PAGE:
Feisty US Senate Democrat leader Harry Reid to retire

WASHINGTON (AFP) - Harry Reid, the combative leader of the Democrats in the US Senate who became a trusted ally to Barack Obama when he assumed the presidency, said Friday he will not seek reelection in 2016.

The 75-year-old lawmaker from Nevada, a savvy and relentless backroom operator on Capitol Hill, suffered serious injuries while exercising in his Las Vegas home in January that left him with broken facial bones and nearly blind in one eye.

In a video announcing his retirement, Reid said the accident itself was not the decisive reason to leave, but noted that his recovery had given him some unusual "down time."

"I have had time to ponder and to think," Reid said.

"We've got to be more concerned about the country, the Senate, the state of Nevada than about ourselves. And as a result of that, I'm not going to run for reelection."

Reid's retirement late next year will come three decades after he was first elected to the Senate, and is sure to set off a leadership scramble among the chamber's Democrats.

He served as Senate majority leader from 2007 until early 2015, shortly after the Democrats lost their majority in elections last November.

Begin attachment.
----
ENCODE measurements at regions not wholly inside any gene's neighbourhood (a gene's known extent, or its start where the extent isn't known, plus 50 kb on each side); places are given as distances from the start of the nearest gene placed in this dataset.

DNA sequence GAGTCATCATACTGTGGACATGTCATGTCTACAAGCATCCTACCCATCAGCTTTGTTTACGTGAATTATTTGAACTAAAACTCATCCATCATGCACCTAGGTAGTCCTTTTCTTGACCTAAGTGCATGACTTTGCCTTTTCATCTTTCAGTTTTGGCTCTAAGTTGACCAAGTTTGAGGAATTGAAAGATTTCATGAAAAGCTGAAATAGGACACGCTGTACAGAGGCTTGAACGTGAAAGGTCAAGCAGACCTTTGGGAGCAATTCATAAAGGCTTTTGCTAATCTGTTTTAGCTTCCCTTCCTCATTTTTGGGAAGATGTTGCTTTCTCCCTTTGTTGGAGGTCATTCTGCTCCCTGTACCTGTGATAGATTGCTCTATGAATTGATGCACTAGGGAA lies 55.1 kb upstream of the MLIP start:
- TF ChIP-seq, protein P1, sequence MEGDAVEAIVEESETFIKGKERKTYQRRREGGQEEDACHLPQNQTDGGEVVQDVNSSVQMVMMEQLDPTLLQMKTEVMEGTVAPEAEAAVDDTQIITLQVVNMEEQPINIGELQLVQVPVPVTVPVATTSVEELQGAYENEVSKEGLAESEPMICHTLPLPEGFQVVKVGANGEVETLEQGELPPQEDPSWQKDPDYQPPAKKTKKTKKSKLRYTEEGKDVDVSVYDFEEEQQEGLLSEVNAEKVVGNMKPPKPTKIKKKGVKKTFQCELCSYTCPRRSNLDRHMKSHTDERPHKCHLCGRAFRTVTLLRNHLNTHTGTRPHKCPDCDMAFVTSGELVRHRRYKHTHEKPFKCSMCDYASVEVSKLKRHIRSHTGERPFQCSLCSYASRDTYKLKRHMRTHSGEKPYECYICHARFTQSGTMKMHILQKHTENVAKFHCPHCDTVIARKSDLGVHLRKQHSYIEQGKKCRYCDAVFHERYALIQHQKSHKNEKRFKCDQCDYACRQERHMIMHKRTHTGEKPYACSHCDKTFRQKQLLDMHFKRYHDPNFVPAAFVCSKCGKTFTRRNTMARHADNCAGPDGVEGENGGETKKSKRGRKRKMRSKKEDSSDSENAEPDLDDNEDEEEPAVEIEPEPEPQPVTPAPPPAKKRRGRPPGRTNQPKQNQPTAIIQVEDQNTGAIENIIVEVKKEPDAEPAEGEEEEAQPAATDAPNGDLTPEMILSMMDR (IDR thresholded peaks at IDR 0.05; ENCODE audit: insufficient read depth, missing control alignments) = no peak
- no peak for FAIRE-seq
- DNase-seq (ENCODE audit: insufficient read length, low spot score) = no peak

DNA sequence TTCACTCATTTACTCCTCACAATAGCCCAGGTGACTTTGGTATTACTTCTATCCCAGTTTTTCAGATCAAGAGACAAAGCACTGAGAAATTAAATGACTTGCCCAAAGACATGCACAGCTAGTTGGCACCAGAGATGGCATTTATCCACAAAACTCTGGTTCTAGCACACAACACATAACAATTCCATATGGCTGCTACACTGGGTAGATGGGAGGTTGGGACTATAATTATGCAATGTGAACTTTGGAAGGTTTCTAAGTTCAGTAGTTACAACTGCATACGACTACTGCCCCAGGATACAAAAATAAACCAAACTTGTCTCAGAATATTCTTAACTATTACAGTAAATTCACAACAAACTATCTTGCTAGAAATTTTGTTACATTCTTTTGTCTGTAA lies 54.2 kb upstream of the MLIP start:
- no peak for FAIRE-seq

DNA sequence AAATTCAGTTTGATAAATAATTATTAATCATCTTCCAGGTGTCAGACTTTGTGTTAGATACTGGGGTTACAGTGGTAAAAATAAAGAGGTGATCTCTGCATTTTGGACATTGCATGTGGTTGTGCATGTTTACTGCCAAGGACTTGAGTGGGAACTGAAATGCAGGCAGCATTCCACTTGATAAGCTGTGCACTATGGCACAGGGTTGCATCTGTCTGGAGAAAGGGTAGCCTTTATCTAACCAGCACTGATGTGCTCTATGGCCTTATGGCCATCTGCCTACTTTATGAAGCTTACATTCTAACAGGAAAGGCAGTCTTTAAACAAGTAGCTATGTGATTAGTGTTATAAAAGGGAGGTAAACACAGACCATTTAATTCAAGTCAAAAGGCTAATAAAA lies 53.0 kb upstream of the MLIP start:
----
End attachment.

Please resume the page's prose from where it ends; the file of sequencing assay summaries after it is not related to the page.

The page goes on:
But even as minority leader he has wielded considerable power, keeping his caucus united against Republican efforts to repeal Obama orders on immigration.

Reid would have faced a difficult re-election battle back home, where many constituents remain angry over how in 2010 he shepherded Obama's signature health care reform legislation through the Senate on a party-line vote.

His relationship with the Republicans has gradually deteriorated, culminating with a controversial decision in 2013 to change centuries-old Senate rules around filibusters.

With his constant verbal attacks on Republican policies from the Senate floor - he accused conservative mega-donors of trying to "buy our democracy" - he was certain to face a tsunami of 2016 campaign fundraising against him.

"We have to make sure that the Democrats take control of the Senate again," Reid said.

"I feel it is inappropriate for me to soak up all those resources on me when I could be devoting those resources to the (Democratic) caucus, and that's what I intend to do."

Reid grew up in the tiny town of Searchlight, Nevada, in a house with no running water. He became an amateur boxer and US Capitol Police officer, experiences he routinely refers to in Congress.

"Harry Reid is a fighter," Obama said in a statement.

"He's never backed down from a tough decision, or been afraid to choose what is right over what is easy."

Reid's longtime adversary, Senate Majority Leader Mitch McConnell, hailed Reid as a "formidable opponent" with "distinctive grit."

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